// @input Asset.Material[] cloneMats
// @input Component.Image[] cloneImgs
// @input Component.Text countdownText
// @input SceneObject choices

var delayTime = 3;
var currentIndex = 0;
var cloneCount = 0;
var hasStarted = false;

for (var i = 0; i < script.cloneImgs.length; i++) {
  script.cloneImgs[i].enabled = false;
}

function createClone(index) {
  print("Making clone " + index);
  script.cloneMats[index].mainPass.baseTex = script.cameraTex.copyFrame();
  script.cloneMats[index].mainPass.opacityTex = script.maskTex.copyFrame();
  script.cloneImgs[index].enabled = true;
}

var delayedEvent = script.createEvent("DelayedCallbackEvent");
delayedEvent.bind(function () {
  createClone(currentIndex);

  currentIndex += 1;
  if (currentIndex < cloneCount) {
    delayedEvent.reset(delayTime);
  }
});

function startCloning(num) {
  print(num);
  hasStarted = true;
  script.choices.enabled = false;
  cloneCount = num;
  delayedEvent.reset(delayTime);
}

script.createEvent("UpdateEvent").bind(function () {
  if (hasStarted && currentIndex < cloneCount) {
    var timeRemaining = Math.floor(delayedEvent.getTimeLeft());
    var displayTime = delayTime - timeRemaining;
    script.countdownText.text = displayTime.toString();
  } else {
    script.countdownText.text = "";
  }
});

script.api.triggerClones = startCloning;

You would expect the getTimeLeft function to give us exactly what we need, but we actually have to subtract that value from whatever delay time we are using. Anyway, give your lens a try! You should now have a fully functioning clone lens! If you are happy with how everything looks, push the lens to your device to test it out (hint hint).

Time to fix a bug

If you pushed your lens to your device (which you always do before submitting, right?), you may have noticed that it crashes when creating the clones. The UI works and the countdown works, but once you get to the first clone it crashes. This sort of problem is super frustrating to troubleshoot because everything was working fine inside Lens Studio and Snapchat doesn't tell us what went wrong.

So how do we troubleshoot this? Well we know when the issue is occurring. We know that the issue is either occurring with our createClone function or when we reset the delayed callback event. The first countdown works, but then either creating the clone or triggering the second one does not.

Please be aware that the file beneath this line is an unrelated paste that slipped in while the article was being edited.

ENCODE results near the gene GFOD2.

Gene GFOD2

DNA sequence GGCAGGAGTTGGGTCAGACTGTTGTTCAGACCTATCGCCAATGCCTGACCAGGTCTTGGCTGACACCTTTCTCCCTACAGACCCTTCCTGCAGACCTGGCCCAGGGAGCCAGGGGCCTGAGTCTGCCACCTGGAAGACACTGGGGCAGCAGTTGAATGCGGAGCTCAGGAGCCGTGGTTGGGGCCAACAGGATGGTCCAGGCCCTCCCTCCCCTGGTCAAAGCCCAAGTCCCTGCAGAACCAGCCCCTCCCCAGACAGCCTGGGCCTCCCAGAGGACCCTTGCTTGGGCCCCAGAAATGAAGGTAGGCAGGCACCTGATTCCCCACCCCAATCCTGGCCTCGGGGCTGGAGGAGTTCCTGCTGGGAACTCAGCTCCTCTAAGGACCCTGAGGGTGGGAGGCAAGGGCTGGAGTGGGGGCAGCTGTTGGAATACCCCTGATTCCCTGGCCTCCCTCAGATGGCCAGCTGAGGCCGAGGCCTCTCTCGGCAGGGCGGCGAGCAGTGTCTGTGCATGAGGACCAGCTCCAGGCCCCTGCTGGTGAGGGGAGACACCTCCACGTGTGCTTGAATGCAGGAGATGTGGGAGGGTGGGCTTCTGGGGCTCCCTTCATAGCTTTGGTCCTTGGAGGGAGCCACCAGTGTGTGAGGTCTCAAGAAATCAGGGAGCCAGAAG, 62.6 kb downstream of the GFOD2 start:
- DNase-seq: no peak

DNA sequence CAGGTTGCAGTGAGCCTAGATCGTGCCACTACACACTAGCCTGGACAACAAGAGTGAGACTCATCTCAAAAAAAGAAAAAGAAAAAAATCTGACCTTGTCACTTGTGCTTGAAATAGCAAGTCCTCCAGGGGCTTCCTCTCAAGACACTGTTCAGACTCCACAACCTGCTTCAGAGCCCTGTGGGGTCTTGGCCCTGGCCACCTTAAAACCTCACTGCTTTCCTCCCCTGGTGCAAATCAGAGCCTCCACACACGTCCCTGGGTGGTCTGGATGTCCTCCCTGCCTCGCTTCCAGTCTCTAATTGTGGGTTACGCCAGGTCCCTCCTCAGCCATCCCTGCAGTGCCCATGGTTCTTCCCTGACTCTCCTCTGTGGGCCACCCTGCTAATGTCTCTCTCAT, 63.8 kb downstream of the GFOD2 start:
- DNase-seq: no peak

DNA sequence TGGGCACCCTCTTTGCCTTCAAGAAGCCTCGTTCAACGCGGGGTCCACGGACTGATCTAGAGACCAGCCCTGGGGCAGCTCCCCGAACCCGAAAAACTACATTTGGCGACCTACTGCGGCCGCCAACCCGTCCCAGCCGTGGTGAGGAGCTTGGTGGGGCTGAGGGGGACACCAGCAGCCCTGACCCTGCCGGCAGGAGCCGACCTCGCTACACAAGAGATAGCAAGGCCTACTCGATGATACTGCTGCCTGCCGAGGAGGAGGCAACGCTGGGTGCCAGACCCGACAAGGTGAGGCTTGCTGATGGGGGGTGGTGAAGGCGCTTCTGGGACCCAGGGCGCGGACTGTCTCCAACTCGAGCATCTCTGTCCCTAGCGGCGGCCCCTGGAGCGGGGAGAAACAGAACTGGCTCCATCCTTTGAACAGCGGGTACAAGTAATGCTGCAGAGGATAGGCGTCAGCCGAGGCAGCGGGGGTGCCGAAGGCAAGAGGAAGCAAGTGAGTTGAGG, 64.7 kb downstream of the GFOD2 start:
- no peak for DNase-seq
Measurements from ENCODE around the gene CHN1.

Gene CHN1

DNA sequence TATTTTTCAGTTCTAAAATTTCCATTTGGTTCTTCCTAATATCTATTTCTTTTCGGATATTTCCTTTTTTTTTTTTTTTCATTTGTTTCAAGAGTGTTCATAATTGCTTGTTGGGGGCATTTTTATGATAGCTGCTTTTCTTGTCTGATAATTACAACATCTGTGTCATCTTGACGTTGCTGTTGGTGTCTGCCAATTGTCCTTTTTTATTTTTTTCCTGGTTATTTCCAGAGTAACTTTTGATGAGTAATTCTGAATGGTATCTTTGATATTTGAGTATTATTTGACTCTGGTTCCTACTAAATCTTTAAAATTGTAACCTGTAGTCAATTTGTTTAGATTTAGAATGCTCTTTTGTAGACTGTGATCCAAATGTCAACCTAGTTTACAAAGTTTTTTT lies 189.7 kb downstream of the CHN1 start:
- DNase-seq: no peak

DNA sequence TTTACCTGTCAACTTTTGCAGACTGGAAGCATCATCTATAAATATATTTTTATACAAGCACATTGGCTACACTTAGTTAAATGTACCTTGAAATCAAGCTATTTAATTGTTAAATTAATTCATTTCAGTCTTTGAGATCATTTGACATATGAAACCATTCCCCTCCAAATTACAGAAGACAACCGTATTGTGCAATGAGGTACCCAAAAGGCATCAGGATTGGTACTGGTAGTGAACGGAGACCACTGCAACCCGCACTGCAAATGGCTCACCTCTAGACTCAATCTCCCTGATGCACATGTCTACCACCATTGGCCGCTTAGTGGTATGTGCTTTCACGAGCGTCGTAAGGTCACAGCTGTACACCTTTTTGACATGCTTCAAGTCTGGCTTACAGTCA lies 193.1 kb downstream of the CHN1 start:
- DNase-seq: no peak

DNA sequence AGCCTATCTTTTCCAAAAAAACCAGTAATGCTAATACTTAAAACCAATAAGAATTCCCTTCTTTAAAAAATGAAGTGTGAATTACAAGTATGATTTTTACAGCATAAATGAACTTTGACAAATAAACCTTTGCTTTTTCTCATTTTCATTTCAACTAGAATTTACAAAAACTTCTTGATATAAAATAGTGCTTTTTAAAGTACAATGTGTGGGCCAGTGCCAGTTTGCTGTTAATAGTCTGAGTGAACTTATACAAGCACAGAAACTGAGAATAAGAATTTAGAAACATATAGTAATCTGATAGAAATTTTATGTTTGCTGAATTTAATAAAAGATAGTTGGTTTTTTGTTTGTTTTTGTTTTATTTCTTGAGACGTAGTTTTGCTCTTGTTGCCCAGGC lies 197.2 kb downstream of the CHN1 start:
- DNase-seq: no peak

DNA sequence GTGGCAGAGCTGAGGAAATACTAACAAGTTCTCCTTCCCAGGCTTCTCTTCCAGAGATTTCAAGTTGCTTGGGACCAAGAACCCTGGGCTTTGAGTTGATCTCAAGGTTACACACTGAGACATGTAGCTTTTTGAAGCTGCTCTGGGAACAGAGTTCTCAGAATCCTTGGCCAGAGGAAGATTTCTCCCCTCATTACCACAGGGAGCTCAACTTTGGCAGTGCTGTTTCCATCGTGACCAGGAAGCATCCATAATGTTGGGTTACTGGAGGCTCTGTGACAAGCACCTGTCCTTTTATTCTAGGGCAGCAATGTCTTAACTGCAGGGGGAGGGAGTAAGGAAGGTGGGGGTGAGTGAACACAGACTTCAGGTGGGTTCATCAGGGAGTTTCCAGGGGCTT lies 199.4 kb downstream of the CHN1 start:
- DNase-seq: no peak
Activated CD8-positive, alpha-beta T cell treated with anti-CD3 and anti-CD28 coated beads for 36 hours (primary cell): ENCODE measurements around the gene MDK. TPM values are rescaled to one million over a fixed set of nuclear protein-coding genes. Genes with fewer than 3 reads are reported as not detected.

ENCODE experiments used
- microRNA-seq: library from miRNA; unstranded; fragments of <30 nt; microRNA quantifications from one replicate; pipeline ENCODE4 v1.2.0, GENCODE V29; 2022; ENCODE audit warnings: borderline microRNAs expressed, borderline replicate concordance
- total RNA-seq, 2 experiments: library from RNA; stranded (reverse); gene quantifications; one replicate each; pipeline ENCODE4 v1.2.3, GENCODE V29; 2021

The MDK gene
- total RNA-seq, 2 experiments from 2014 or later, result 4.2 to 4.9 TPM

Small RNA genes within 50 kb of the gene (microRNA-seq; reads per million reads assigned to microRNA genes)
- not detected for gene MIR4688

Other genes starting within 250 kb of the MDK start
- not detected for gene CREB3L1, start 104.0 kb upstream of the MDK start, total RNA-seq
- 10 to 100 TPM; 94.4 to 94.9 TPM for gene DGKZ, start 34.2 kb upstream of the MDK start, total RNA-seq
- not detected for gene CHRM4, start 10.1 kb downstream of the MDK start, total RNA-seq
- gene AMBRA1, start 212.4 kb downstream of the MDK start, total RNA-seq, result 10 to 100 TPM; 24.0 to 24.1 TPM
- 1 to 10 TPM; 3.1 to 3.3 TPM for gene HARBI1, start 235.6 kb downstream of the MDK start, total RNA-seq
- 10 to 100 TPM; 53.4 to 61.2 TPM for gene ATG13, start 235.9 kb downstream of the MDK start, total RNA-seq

Let's start by taking a look at our createClone function. The first thing we are going to try is commenting out the line where we set the baseTex. Make the change, save the script, and push to your device. Didn't work? Comment out the next line where we set the opacityTex, save, and push to device. Hooray! Our lens doesn't crash anymore! But why? Unfortunately, I don't have an exact answer. I did ask around a bit and Ben Knutson shared that for whatever reason, the copyFrame function does not work with segmentation textures. But that is kind of a problem for us. How do we solve it?

Fortunately the answer is simple. We are going to pipe the Body Segmentation texture to a separate render target.

  • Create a new Render Target, name it "Mask" or something
  • Create a new camera, name it "Mask Cam" or something
  • Create a new layer and set the camera to just that layer
  • Set the camera type to orthographic
  • Set the camera's render target to the mask render target
  • Go to the Scene Config and drag the mask render target to the top of the list so it is rendered first
  • Add a screen image to the mask camera and make sure it is on the same layer as the camera
  • Change the stretch mode of the image to "Stretch" (I don't like to take any chances) and choose the Body Segmentation texture for the image texture
  • Select the clone controller script and select the mask render target for the mask texture input
  • Make sure any changes you made to the control script while troubleshooting are reverted (uncomment anything you commented out).

That's a long list, but all we are doing is setting up a new camera/render target pair on a new layer, outputting our segmentation texture to that, and then using that render target as our mask texture. Once that is done, your lens is now complete and will work on your device. Give it a try!

Further reading